Global Leadership

The EO includes provisions aimed at strengthening U.S. leadership in AI. The efforts will be led primarily by the Secretary of State and include establishing an international framework for managing the risks and harnessing the benefits of AI.52 This includes expanding and internationalizing the voluntary commitments made by 15 U.S. companies, as well as developing common regulatory and other accountability principles with foreign nations. The EO also seeks to advance global technical standards for AI development with key international partners.53 As first steps, the secretary will publish an AI in Global Development Playbook and will lead efforts with international partners to respond to critical infrastructure disruptions resulting from AI.54

Key Takeaways

This alert has identified key takeaways that warrant consideration or action by members of the growing AI or AI-enabled industries. Much of the EO requires agencies to take steps to develop guidance or regulations. Even absent a formal rulemaking process, guidance sets a standard of care that, if complied with, helps mitigate risk. The EO also has tangential impacts on other government programs and industries, including the semiconductor, pharmaceutical and education technology industries.

As stakeholders digest the EO, consider the following highlights in terms of internal AI governance and federal engagement on AI, including procurement:

  • Implementation of the EO will take significant time, government resources and stakeholder engagement. It is important to develop a tracking mechanism for relevant developments and participate in the process where necessary and appropriate.
  • A reporting system for dual-use foundation models and large-scale computer acquisitions goes into effect within 90 days until the Secretary of Commerce builds out a more complete reporting system.
  • Identify any pilot programs, grants or other USG programs that may be of interest to your company or organization.
  • Potentially impacted companies and organizations should cross-reference their AI standards and practices against what the EO has prescribed to identify gaps and plan for future federal guidance or regulation. Monitoring of updates will be important with respect to updating internal AI use policies to ensure compliance with changing regulations.
  • Current and prospective government contractors who use AI technologies could be subject to new requirements under the EO and should closely follow its implementation.

As agencies begin to implement the EO, there may be opportunities for stakeholders to weigh in. For more information on the EO and its implications, please contact the authors.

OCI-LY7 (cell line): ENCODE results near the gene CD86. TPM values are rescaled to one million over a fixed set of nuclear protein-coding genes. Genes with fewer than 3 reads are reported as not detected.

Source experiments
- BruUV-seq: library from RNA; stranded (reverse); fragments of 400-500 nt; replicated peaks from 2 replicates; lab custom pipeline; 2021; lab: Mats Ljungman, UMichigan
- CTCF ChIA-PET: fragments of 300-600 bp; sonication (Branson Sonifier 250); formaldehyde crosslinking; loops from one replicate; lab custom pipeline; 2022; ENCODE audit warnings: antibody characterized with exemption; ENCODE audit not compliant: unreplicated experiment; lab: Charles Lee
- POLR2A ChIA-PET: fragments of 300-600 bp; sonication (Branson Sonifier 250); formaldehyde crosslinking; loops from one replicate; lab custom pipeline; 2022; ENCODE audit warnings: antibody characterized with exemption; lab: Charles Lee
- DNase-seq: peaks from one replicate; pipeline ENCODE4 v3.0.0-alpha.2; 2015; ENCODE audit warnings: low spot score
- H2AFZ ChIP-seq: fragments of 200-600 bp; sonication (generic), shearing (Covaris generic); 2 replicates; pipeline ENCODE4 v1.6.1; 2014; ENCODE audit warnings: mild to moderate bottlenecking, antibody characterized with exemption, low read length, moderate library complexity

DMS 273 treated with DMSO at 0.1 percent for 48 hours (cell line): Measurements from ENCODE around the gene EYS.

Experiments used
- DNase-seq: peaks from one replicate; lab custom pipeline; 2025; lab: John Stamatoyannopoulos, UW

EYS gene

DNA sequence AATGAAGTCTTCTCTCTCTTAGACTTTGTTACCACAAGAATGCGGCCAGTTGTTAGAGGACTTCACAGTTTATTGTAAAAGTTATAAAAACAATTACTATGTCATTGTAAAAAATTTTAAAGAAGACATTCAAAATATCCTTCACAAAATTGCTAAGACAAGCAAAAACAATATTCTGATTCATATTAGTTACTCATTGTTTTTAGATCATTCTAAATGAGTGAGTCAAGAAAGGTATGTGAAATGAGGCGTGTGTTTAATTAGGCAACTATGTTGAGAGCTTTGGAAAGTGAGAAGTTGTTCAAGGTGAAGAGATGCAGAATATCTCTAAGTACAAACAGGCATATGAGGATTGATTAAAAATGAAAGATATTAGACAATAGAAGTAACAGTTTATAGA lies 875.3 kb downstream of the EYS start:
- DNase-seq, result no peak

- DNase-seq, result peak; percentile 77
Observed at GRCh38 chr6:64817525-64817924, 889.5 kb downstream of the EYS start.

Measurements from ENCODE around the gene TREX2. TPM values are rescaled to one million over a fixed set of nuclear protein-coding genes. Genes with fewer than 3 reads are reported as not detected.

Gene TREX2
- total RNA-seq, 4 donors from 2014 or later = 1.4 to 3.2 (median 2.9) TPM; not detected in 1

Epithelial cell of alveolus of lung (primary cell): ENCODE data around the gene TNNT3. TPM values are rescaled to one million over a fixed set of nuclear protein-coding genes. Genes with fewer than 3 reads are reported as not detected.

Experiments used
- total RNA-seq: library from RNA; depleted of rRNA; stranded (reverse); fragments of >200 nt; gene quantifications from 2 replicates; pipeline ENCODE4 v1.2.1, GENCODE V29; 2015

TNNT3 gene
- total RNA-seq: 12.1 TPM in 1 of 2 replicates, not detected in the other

Notes

1 Section 4.2.

2 Section 12.

3 Section 2.

4“Generative AI” is defined in the EO as “the class of AI models that emulate the structure and characteristics of input data in order to generate derived synthetic content. This can include images, videos, audio, text, and other digital content.” Section 3(p).

5 “Dual-use foundation model is defined in the EO as “an AI model that is trained on broad data; generally uses self-supervision; contains at least tens of billions of parameters; is applicable across a wide range of contexts; and that exhibits, or could be easily modified to exhibit, high levels of performance at tasks that pose a serious risk to security, national economic security, national public health or safety, or any combination of those matters…”. Section 3(k).

6 “AI red-teaming” is defined in the EO as “structured testing effort to find flaws and vulnerabilities in an AI system, often in a controlled environment and in collaboration with developers of AI.” Section 3(d).

7 50 U.S.C. 4501 et seq.

8 Section 4.2.

9 Id.

10 Section 4.2(c).

11 Section 4.8.

12 Section 51.

13 Section 5.2(b).

14 Section 6.

15 Section 7.3.

16 Section 5.2(c).

17 Id.

18 Alice Corp. v. CLS Bank Int’l., 573 U.S. 208 (2014).

19 Section 5.2(e).

20 Section 5.2(f).

21 Section 8(b).

22 Section 8(b)(v).

23 Section 5.2(g).

24 Id.

25 Id.

26 15 U.S.C. 41 et seq.

27 Section 5.3(a).

28 Public Law 117-167.

29 Section 5.3(b).

30 Id.

31 Id.

32 “Crime forecasting” is defined in the EO as “the use of analytical techniques to attempt to predict future crimes or crime-related information. It can include machine-generated predictions that use algorithms to analyze large volumes of data, as well as other forecasts that are generated without machines and based on statistics, such as historical crime statistics.” Section 3(g).

33 Section 7.1(b).

34 Section 7.2(b)(i).

35 Section 7.2(b)(ii).

36 Section 7.3(b).

37 Id.

38 Section 8(c).

39 Id.

40 Section 8(d).

41 Id.

42 Section 8(e).

43 Section 9(a).

44 Id.

45 Section 9(b).

46 Section 10(a).

47 Section 10(b).

48 Id.

49 Section 10(d).

50 Section 10(f)(2).

51 Id.

52 Section 11(a)(ii).

53 Section 11(b).

54 Section 11(c)-(d).


Information contained in this alert is for the general education and knowledge of our readers. It is not designed to be, and should not be used as, the sole source of information when analyzing and resolving a legal problem, and it should not be substituted for legal advice, which relies on a specific factual analysis. Moreover, the laws of each jurisdiction are different and are constantly changing. This information is not intended to create, and receipt of it does not constitute, an attorney-client relationship. If you have specific questions regarding a particular fact situation, we urge you to consult the authors of this publication, your Holland & Knight representative or other competent legal counsel.